Playing for Set-Value
Playing for setvalue, what exactly does that mean? Most of you probably already know what it means, but for those of you who don't, heres a brief explanation. Playing for setvalue means that you play a pocket pair with the aim of flopping a set. If you don't hit your set, you give up your hand in 95% of the cases. In this article we will discuss situations in which you limp with a low pocket pair and get confronted with a raise. We will also talk about situations where you put your opponent on a very strong hand, and you will have to improve your hand by hitting a set in order to win the hand. Often you will be forced to call a raise or reraise in order to see a flop. In situations like these you will then have to ask yourself whether or not your preflop call is profitable or not.
The 5/10 rule
The 5/10 rule implies that you can call a raise with a pocket pair if the raise is less than 5% of your effective stack and that you have to fold if the raise is more than 10% of your effective stack. If the raise is somewhere in between, you will have to rely on your own judgment. With effective stack I mean the stack that can effectively end up in the pot. If player A has a stack of $50 and player B has a stack of $30, none of the two can win more than $30. The 5/10 rule is about implied odds. If your opponent has a shortstack, or he raises more than 10% of his stack before the flop, your preflop call is no longer profitable. If, on the other hand, both of you have large stacks in front of you, you can always call with the goal of winning his whole stack.
Personally I'm not a great fan of the 5/10 rule, as I believe that a call/fold decision is based on more factors than just the effective stack. Some players also believe that the 5/10 rule isn't up to date anymore as the games nowadays are a lot more aggressive. As a result, you will now stack your opponent less often, because he now tends to raise with more marginal hands. This is definitely correct, but also the fact that the 5/10 rule is only focusing on stack sizes is a strong argument not to use this rule.
First, a couple of odds
Before discussing all the factors, we first need to calculate a couple of odds.
The chance that you WON'T flop a set is (48/50) x (47/49) x (46/48) = 0.8825 or 88.25 %. Therefore, the chance that you do flop a set is 1 - 0.8825 = 0.1175 or 11.75 %. Is this enough for our analysis? No! Because even if we do flop a set, there is still that chance of us losing the hand. Think of flushes and straights that your opponent might hit. On average you are an 88% favorite to win the hand if you flop a set.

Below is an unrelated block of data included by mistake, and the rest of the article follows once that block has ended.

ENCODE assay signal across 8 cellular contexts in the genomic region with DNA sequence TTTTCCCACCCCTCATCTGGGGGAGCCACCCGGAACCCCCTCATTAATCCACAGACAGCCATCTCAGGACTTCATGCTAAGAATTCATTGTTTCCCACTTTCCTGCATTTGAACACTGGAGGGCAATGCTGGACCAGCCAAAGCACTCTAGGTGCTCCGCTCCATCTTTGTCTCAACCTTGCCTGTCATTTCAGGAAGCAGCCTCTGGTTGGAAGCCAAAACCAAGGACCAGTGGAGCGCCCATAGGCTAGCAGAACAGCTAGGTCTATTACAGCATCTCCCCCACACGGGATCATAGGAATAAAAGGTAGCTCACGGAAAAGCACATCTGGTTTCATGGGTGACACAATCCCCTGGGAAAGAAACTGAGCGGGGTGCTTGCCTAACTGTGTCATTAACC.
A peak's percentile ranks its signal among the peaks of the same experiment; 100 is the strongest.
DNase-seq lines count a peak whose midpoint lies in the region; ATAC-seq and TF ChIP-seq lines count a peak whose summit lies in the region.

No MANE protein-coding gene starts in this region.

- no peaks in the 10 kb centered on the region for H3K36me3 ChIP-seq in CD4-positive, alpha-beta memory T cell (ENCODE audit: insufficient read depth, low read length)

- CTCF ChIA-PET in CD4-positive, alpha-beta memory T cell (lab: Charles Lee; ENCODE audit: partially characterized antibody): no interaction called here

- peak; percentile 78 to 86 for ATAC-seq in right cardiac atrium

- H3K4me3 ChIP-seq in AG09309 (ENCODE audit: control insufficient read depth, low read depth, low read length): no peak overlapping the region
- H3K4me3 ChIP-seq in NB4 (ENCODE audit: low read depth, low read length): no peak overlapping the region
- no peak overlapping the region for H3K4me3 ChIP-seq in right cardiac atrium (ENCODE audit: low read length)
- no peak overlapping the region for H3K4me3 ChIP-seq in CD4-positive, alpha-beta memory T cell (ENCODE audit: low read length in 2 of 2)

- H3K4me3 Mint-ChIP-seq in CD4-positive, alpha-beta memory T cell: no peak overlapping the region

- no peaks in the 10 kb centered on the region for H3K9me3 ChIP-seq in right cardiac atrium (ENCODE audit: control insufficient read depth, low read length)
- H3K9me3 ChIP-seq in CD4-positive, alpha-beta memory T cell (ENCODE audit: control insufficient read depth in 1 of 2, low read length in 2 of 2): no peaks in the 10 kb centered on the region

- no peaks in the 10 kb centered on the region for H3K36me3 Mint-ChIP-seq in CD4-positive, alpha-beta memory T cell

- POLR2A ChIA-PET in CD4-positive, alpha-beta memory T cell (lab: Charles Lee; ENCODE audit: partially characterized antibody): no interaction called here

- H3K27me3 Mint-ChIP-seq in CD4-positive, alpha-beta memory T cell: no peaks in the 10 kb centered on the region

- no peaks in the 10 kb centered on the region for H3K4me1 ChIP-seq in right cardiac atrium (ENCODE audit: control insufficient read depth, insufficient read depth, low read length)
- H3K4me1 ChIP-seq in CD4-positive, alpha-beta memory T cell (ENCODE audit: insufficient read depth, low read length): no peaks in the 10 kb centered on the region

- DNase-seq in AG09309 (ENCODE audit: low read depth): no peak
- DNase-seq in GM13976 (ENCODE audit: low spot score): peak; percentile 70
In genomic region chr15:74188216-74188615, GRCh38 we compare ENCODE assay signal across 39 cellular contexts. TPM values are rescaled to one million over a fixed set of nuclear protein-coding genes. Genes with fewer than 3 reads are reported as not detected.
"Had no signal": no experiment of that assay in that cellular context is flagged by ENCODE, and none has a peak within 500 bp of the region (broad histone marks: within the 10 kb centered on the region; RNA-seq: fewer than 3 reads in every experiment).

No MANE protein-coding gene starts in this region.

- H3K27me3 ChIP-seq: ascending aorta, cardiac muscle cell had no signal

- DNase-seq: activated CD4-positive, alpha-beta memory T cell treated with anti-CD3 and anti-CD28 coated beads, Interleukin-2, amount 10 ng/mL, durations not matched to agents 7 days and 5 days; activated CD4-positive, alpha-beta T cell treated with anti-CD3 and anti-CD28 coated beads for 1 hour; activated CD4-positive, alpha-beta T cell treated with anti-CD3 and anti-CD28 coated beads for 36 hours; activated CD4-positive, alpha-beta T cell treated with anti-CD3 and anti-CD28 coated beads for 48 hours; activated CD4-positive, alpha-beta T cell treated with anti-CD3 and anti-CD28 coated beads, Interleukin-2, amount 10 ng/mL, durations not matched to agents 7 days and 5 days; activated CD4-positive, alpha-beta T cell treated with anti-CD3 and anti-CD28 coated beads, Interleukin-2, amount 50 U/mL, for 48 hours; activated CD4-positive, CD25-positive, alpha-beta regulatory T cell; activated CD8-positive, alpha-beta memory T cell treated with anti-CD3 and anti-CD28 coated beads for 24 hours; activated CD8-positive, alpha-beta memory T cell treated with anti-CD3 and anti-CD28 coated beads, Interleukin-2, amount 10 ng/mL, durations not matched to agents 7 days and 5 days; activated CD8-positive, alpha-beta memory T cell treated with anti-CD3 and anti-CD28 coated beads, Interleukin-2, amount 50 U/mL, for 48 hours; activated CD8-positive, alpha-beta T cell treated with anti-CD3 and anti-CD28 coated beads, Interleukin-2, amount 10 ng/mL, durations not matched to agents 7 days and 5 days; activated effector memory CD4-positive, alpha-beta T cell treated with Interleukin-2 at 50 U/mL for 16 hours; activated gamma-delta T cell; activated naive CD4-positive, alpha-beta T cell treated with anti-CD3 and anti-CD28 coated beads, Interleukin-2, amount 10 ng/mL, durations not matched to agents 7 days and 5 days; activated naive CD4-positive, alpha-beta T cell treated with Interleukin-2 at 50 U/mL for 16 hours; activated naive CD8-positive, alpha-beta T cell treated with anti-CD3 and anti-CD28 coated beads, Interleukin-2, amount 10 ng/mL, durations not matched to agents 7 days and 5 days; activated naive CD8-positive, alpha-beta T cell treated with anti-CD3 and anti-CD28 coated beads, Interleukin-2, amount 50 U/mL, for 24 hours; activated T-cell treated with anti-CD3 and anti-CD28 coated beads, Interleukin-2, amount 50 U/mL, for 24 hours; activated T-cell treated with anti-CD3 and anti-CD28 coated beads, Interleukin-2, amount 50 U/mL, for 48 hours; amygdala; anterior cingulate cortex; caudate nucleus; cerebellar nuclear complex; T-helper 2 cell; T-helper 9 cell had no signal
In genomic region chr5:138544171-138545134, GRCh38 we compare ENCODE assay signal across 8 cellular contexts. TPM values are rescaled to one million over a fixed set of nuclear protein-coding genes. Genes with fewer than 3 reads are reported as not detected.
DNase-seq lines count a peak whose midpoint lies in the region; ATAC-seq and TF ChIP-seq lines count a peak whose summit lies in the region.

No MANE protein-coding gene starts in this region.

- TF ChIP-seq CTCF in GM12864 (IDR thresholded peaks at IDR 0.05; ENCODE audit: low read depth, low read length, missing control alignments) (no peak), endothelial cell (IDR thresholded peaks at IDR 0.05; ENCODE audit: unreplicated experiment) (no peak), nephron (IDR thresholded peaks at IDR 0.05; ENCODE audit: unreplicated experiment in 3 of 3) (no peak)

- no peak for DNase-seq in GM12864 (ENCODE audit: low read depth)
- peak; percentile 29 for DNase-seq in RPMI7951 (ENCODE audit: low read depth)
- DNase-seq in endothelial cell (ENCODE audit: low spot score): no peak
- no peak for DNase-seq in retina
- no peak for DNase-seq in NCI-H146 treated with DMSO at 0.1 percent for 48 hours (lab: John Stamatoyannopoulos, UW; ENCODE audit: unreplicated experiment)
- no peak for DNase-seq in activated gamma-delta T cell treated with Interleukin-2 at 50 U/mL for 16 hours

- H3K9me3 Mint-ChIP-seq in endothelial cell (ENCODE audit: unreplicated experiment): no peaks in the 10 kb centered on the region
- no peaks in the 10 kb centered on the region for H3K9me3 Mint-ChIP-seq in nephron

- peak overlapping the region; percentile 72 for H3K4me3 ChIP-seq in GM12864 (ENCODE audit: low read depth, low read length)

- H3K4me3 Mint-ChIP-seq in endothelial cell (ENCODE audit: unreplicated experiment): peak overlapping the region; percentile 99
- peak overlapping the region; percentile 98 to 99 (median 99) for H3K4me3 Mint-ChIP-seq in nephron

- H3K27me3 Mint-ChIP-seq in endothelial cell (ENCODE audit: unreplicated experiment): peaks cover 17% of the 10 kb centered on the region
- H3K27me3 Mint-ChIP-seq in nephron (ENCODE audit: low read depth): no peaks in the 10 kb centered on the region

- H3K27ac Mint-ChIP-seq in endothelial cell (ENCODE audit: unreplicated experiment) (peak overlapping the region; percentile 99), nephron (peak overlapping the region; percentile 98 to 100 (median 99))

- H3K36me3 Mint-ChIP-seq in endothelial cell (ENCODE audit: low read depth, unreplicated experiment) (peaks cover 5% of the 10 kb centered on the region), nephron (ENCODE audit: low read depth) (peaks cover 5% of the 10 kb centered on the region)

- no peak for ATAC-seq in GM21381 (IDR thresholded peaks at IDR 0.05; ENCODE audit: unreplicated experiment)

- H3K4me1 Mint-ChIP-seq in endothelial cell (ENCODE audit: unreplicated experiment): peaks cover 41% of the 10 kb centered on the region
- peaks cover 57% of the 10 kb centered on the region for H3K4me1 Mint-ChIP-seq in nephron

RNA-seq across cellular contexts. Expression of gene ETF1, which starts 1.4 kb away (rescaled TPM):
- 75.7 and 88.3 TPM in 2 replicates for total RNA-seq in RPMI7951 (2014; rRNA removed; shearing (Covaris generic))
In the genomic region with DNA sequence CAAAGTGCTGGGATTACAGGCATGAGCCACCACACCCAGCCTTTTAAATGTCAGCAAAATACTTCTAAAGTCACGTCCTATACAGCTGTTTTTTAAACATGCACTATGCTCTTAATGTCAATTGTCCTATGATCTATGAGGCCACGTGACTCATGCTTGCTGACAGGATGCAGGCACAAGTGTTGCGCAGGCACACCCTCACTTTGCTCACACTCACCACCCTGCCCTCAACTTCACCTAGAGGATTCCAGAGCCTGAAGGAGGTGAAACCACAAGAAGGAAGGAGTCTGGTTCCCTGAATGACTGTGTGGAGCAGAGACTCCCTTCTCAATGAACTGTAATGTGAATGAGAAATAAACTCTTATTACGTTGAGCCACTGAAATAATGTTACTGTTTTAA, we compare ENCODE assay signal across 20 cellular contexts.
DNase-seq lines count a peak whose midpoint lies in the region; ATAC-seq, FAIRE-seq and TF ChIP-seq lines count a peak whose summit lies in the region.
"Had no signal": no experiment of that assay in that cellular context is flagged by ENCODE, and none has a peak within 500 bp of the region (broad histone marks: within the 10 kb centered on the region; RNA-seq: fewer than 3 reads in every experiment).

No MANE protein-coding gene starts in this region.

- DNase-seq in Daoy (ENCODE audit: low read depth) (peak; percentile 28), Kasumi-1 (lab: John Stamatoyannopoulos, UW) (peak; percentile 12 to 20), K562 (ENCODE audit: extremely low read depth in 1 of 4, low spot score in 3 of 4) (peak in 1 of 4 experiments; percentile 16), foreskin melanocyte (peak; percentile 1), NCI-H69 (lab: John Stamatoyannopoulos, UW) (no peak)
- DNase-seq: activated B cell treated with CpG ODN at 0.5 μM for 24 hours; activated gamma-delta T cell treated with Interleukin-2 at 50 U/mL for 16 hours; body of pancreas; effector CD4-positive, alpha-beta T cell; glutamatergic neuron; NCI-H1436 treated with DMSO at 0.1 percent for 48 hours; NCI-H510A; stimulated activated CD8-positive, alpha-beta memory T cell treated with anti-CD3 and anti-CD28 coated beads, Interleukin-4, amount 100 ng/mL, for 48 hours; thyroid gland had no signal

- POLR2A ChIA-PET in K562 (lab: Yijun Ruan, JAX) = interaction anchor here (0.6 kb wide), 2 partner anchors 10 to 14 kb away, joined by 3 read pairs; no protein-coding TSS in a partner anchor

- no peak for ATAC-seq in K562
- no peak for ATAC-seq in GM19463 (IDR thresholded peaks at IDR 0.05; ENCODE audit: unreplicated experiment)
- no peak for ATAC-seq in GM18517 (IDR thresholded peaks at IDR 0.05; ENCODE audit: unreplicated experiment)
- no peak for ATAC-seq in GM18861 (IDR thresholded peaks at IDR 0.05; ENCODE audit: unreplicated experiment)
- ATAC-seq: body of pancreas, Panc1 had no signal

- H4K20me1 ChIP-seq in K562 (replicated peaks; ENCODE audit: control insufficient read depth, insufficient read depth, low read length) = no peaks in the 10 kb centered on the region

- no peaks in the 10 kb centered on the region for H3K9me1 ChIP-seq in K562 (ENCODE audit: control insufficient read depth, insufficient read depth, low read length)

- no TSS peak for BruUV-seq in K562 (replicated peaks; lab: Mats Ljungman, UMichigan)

So how big is the chance of flopping a set and winning the hand? This would be 0.1175 x 0.88 = 0.1034 or 10.34 %. Let's just assume that 10% is a good estimate for the number of hands we will win when playing for setvalue.
Some players often use the well known 82% to 18% relationship that exists between an overpair and an underpair. For example: with against , you roughly have 18% chance of winning the hand. This 18% statistic can be used in preflop all-in situations, but in cash games that will seldom be the case, as you will hardly ever see a turn and river if you don't flop your set. Therefore this 18% figure is far to big to use here.
In addition to that, some critics might claim that in 5% of the cases, where you don't flop a set, you can still win the hand if you flop and open end straight draw for example. This could increase your 10% winning chance. But we can always make things more difficult for ourselves by coming up with all kinds of scenarios on the flop. We are purely talking about setvalue here, and by sticking to the 10% mark we are already being very realistic with our chances of winning in the long run.
Analyzing the important factors
Range of villain
To begin with there are some general things that we can figure out by thinking logically. If villain raises or reraises, we can put him on a certain range. The tighter this range is, the more tempted we should be to play for setvalue. Why? Well, let's assume we get against villain 1, and later on against villain 2. Villain 1 is extremely tight. If he raises you can almost be sure that he is holding JJ+. He doesn't even raise AK because he thinks a long the lines of: "hit something first, then bet". Villain 2 plays differently. He is lose and raises preflop with every pair, suited Ace, suited connectors etc¦